The Minerals Council South Africa said the industry currently screened about 272,000 employees every time they reported for work and had conducted 15,994 tests, at June 25.
By Friday, the number of mining employees who had tested positive for COVID-19 was 1,950 and the death toll had risen to seven.
The Association of Mineworkers and Construction Union, which successfully fought for mandatory COVID-19 guidelines to protect workers, had called for universal testing of mineworkers a month ago.
The council said last week the industry was complying with testing guidelines, but the country's testing capacity had been "severely constrained" by the lack of available equipment and qualified staff, while a greater concern was the significant lag in processing tests, particularly in the public sector which conducted about 51%.
"However, given the exigencies that exist within the mining operations themselves, and the fact that the industry is reporting a very high level of asymptomatic cases, there are very real reasons why the mining industry should modify its protocols," the council said.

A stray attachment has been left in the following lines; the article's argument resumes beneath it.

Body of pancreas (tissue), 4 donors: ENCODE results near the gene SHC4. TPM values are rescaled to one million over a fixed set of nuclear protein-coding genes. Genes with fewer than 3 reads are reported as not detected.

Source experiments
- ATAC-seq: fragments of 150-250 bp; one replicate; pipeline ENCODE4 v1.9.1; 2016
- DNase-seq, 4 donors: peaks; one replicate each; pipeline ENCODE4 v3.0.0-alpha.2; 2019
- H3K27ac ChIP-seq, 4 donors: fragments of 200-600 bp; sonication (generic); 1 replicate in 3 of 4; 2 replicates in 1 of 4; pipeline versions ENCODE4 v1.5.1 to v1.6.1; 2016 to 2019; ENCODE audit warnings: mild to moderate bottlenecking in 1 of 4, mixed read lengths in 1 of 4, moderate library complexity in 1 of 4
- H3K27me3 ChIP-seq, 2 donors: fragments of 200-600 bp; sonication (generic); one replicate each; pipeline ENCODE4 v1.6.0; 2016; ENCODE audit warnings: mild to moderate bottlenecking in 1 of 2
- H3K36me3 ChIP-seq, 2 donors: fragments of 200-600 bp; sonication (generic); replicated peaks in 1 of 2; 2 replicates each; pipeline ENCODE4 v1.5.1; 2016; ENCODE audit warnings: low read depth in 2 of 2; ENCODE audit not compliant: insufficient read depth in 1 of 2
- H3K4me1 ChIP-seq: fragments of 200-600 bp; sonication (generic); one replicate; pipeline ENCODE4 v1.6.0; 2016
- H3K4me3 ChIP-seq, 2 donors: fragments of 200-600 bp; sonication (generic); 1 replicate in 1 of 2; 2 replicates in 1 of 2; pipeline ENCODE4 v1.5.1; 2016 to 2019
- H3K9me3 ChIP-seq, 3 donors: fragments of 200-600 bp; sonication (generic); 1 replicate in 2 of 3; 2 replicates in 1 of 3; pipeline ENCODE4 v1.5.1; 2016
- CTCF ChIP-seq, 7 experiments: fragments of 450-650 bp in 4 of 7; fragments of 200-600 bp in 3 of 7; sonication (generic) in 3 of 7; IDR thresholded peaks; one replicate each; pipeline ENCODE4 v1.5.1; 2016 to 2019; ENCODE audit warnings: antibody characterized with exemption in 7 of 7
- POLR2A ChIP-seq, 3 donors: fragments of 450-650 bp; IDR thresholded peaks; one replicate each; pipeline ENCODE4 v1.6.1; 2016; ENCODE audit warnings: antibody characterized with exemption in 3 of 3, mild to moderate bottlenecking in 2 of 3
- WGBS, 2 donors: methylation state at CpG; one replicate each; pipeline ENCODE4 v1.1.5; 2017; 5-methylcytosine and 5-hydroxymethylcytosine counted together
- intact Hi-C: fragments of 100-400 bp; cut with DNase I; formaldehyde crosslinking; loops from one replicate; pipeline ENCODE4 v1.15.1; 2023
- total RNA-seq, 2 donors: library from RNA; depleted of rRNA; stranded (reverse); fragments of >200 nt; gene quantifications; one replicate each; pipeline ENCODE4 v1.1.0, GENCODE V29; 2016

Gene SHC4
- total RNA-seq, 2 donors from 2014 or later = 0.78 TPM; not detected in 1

It was looking to add to, rather than deplete, the national testing capacity.
It said the board had resolved on April 29 to begin a study to see how the industry could collaborate to secure greater testing capacity for the industry, and for South Africa as a whole, and more details would be made available as the project progressed.
South Africa's mines were allowed to resume 100% workforce capacity this month, following the lifting of restrictions first implemented in March which were designed to prevent the spread of the pandemic.
However with the country's borders still closed, thousands of foreign workers are yet to return and Impala Platinum also said last week the "need for a prudent and phased approach to intra-provincial travel by employees, particularly those identified as returning from ‘hot spots' has continued to limit attendance levels at operations in Limpopo and the North West".
The number of COVID-19 cases globally has risen above 10 million according to Johns Hopkins University today, with South Africa's tally at 138,134 cases and 2,456 deaths.